During the October RTI clinic at Cubbon Park, I met Jacob P (name changed to protect identity), a private sector employee who participated in the September edition for the first time. After that, he has never missed a clinic and has been updating me on the status of his applications regularly. "The commitment and enthusiasm of some of the RTI activists I met during the clinic inspired me to use the Act in public interest. I have told one of my friends about what I saw and heard and hope to bring him along next time", said Jacob.
In October and November, Jacob filed applications to Bangalore Metro Rail Corporation Limited (BMRCL) and Bangalore Metropolitan Transport Corporation (BMTC) respectively. BMRCL responded unsatisfactorily to his inquiry about the fate of delayed projects.
Jacob’s question to BMTC about the criteria for determining the passenger fares evoked some interesting action from the body. Within two weeks, Jacob received a letter from the BMTC head office on K.H. Road (Double Road) inviting him to a one-on-one discussion. One of its officers seemed to appreciate Jacob’s interest in the matter. He was pleased with BMTC’s responsiveness initially but slowly sensed that it was trying to discourage him from pursuing the issue although the officer revealed that the Karnataka state cabinet decides the ticket prices. After a few days, Jacob received a letter from BMTC requesting him to deposit Rs. 20 by cash at its office on a weekday morning and collect relevant documents immediately. However, after he paid the amount on the morning of 15th December, he was asked to wait until 3 pm for the papers as the concerned person was unavailable. "Such delays are not surprising!" said Jacob who observed that the cash collection counters close much earlier than stated on official notice boards.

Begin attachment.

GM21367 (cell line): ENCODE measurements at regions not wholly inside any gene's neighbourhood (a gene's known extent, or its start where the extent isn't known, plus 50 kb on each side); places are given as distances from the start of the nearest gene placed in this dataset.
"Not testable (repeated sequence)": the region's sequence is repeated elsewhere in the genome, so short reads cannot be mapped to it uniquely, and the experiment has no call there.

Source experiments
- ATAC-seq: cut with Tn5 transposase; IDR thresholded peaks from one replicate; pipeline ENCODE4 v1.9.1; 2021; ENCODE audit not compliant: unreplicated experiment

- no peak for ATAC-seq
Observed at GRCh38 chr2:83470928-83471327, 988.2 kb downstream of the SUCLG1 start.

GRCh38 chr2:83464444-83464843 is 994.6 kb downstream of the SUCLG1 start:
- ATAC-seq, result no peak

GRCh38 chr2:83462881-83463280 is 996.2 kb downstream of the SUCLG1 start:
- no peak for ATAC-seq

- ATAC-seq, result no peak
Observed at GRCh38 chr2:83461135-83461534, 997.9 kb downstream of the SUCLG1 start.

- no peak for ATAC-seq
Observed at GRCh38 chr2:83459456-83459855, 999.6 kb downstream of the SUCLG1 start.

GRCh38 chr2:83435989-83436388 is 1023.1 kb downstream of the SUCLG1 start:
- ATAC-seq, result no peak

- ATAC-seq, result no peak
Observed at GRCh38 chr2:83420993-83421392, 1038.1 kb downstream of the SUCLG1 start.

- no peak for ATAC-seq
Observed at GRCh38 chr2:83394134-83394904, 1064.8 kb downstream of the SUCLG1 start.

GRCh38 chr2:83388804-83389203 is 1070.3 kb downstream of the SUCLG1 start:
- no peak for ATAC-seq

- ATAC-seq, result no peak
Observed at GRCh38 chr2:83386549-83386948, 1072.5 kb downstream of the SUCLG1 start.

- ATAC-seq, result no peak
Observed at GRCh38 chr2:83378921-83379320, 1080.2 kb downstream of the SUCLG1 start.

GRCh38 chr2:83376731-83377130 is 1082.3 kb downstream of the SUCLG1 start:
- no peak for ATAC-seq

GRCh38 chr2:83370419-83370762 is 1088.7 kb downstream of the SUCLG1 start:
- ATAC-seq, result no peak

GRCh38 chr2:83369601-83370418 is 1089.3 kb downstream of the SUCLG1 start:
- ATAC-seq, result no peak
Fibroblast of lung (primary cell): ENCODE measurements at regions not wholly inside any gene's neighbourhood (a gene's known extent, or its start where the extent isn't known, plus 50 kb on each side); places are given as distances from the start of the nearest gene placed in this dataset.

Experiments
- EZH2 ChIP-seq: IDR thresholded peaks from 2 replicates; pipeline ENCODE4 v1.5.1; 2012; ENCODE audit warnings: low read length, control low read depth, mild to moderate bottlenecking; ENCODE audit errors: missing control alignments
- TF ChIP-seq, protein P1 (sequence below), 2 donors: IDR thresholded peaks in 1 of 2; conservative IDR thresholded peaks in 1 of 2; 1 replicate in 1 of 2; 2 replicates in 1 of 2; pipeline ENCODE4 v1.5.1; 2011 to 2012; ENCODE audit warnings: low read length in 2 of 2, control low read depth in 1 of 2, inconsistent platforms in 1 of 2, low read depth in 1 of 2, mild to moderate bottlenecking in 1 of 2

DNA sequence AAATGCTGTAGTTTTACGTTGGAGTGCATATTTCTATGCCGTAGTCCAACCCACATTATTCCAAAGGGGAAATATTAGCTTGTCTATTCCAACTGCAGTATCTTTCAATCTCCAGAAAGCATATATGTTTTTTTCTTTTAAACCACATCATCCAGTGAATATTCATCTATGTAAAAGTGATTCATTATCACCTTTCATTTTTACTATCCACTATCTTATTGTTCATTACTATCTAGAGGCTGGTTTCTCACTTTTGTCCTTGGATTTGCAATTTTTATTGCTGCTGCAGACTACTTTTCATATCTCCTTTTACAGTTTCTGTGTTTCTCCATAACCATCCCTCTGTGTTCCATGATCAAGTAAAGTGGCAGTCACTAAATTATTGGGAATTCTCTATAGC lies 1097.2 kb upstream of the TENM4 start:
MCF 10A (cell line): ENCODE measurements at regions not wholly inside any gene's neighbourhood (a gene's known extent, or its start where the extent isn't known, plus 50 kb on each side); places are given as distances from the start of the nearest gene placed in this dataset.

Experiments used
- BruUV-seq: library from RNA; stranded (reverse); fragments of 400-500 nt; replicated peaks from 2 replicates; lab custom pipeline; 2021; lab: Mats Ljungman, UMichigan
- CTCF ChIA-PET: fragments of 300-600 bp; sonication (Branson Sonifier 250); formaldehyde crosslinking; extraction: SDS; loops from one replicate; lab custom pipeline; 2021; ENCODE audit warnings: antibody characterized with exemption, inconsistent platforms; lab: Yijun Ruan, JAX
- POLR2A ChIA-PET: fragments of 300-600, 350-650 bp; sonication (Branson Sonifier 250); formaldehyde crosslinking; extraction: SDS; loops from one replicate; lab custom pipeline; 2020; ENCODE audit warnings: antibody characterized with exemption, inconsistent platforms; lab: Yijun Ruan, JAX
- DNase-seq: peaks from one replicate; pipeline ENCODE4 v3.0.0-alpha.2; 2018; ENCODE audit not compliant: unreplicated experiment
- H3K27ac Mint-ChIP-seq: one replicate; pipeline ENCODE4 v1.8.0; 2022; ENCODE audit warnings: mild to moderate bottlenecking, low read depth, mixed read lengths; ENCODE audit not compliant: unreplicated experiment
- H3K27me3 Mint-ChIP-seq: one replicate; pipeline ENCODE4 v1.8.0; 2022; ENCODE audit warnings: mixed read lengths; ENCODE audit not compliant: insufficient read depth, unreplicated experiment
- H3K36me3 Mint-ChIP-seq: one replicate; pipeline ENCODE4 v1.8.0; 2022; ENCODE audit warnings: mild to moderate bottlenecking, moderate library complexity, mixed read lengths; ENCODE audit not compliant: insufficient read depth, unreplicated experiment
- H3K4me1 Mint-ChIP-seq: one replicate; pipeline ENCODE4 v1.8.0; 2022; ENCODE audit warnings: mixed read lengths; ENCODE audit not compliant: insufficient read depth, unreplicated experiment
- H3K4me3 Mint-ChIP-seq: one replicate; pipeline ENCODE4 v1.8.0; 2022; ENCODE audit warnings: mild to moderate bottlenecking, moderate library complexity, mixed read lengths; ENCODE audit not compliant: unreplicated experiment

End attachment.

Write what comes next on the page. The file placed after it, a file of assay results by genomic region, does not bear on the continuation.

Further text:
RTI activist Anand S of Anti Courruption Forum, Bangalore concluded that the additional fee charged was for the 10 page documentation that BMTC had provided. This detailed the fare calculation based on number and distance of stops, type of service like Pushpak, Vajra (Volvo), Suvarna, etc. Vikram Simha, another seasoned RTI activist in Bangalore from KRIA Katte suggested that Jacob could exchange ideas and information with online RTI discussion groups. "The next step is to verify if the stipulated fare rules are being followed and to what extent", said Jacob.
Observations at the monthly RTI Clinics
After participating in some of the sessions over the last 6 months, I have found the following until now:
• Persons from low income background or their representatives have not attended although NGO’s/CBO’s working with them are keen that they do.
• Often, there have been only two or three women out of a total of nearly 30 participants – sometimes the number dropped to zero or one when the overall attendance was around twenty. And the women counted include one of the RTI clinic’s facilitators from the Centre for Advocacy and Research (CFAR) and me.
Interestingly, these facts are in concordance with a report from a Department of Personnel and Training (DoPT, Government of India) initiated study on Understanding the "Key Issues and Constraints" in Implementing the RTI Act. Published in June 2009 it is available at Study on RTI – Final Report